Speed Death's bio of Shulyer is the hottest thing on television. He's a "Driver", delivering chips across the desert while satellites shoot bolts of energy at him. But that's not why his story is so popular. It's because it tells all about how he became the father of the Saviour.
"The Glass Hammer" is a cyberpunk tale, a religious fable, and a biography of Jeter's relationship with Philip K. Dick all rolled into one. In it, Jeter has fashioned a future which revolves around a powerful church, called the Cathedra Novum. It is corporatized religion, controlling the fate of those under its dominion, and attempting to gain control of everyone else.
"The Glass Hammer", like "Dr. Adder," plays heavily with the concept of reality, the story alternating between direct narration and a script format as Shuyler's past is recreated for the book's TV audience and for us. This is a gentler novel than "Dr. Adder," more cerebral than physical, more interested in a lasting impression than a short, sharp, shock.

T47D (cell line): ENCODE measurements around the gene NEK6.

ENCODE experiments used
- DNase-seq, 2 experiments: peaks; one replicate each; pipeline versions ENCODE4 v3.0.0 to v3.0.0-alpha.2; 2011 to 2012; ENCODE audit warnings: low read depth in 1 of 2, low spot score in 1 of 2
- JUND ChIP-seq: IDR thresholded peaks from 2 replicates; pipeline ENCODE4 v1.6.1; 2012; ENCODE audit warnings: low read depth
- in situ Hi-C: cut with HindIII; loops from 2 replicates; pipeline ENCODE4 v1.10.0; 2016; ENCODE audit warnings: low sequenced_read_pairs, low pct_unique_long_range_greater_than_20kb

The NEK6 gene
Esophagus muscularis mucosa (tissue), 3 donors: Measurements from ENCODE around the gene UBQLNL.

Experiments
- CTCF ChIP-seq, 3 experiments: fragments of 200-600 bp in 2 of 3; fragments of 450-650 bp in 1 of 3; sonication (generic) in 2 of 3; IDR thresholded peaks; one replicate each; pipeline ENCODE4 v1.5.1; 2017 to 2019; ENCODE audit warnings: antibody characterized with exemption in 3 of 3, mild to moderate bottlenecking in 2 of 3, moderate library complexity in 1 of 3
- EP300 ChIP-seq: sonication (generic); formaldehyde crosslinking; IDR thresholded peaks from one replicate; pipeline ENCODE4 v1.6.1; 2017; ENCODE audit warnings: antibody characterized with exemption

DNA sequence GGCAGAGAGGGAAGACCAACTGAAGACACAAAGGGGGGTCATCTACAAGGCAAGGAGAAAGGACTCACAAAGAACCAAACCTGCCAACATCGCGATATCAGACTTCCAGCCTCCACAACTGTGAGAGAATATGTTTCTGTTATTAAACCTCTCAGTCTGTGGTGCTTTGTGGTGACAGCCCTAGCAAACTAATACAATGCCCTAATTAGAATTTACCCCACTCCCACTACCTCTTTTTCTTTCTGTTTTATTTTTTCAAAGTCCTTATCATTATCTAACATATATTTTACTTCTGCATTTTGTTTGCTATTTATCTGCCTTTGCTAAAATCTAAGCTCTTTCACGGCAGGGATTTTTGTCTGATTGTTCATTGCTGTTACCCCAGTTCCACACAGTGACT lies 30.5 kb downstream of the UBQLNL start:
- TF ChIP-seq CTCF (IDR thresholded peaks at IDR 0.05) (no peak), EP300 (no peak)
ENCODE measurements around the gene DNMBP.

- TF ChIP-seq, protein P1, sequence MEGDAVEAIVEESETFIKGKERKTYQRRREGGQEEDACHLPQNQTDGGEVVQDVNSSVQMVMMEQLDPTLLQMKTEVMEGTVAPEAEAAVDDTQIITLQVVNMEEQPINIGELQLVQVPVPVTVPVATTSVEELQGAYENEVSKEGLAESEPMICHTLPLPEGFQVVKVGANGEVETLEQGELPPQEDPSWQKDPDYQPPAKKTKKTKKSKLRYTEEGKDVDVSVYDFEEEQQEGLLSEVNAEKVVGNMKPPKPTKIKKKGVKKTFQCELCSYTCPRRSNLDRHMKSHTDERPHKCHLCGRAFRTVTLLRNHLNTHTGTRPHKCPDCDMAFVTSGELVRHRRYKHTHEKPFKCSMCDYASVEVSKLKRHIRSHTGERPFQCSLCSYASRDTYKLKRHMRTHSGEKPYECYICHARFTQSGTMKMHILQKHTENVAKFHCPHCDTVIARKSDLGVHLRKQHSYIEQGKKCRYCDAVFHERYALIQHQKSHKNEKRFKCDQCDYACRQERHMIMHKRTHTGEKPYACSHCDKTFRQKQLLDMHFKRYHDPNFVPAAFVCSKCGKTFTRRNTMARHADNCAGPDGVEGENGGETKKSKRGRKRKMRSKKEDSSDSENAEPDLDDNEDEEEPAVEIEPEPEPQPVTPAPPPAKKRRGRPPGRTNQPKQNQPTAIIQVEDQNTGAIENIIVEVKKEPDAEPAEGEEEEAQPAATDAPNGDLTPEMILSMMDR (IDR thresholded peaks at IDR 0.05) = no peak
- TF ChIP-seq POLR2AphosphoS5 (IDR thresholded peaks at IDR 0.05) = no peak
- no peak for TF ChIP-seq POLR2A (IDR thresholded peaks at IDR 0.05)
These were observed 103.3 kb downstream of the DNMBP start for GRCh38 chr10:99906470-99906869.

The Glass Hammer
1985, Out of Print
Here is the TEXT POPUP for The Glass Hammer:
The character of Bischofsky represents Philip K. Dick. His
attempts to unravel the mystery of the world through the "Rose
Window" parallel Dick's attempts to work through his life after
being struck by a "Pink Beam" (see Valis)
The Blue Bird edition contains fourteen black and white
illustrations by Matt Howarth, creator of "Those Annoying Post
Although this book was dubbed "cyberpunk," the author hotly denies this association